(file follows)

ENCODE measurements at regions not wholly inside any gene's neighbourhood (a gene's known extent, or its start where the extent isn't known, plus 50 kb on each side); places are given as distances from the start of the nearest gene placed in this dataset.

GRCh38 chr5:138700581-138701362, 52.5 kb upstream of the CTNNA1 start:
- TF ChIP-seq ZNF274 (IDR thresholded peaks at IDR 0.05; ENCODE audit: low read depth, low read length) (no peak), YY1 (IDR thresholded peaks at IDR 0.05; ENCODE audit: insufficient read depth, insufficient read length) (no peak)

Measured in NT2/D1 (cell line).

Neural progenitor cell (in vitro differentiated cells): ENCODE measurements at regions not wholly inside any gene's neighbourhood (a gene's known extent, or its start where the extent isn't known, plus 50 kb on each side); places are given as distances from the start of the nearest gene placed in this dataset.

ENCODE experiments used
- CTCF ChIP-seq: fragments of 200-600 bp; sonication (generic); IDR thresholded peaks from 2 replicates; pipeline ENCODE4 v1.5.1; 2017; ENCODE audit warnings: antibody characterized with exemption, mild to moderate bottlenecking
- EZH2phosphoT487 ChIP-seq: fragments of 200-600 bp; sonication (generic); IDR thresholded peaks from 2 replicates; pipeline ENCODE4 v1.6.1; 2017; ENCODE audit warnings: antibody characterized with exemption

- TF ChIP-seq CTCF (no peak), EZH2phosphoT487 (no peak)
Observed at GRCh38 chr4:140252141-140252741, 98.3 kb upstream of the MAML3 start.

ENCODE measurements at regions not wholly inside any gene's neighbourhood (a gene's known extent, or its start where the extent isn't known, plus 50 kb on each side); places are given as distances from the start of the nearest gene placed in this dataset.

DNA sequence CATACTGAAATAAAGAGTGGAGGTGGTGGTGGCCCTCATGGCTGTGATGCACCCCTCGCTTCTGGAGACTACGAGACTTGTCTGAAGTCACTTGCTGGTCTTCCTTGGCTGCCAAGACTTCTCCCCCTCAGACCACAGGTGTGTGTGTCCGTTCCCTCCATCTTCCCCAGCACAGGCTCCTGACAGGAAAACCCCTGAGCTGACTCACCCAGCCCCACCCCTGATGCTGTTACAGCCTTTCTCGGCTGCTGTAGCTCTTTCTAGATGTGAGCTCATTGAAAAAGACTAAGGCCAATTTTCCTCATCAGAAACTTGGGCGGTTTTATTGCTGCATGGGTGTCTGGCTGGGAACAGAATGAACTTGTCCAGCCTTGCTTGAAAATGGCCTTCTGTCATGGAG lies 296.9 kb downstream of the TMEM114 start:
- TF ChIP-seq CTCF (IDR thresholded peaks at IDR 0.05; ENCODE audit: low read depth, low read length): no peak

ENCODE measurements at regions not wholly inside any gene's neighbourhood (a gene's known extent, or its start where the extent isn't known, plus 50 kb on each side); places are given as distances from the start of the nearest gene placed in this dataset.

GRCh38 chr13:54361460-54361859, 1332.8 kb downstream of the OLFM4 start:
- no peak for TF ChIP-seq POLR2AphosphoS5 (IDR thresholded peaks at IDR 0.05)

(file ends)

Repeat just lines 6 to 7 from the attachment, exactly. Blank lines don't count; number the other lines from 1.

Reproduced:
ENCODE experiments used
- CTCF ChIP-seq: fragments of 200-600 bp; sonication (generic); IDR thresholded peaks from 2 replicates; pipeline ENCODE4 v1.5.1; 2017; ENCODE audit warnings: antibody characterized with exemption, mild to moderate bottlenecking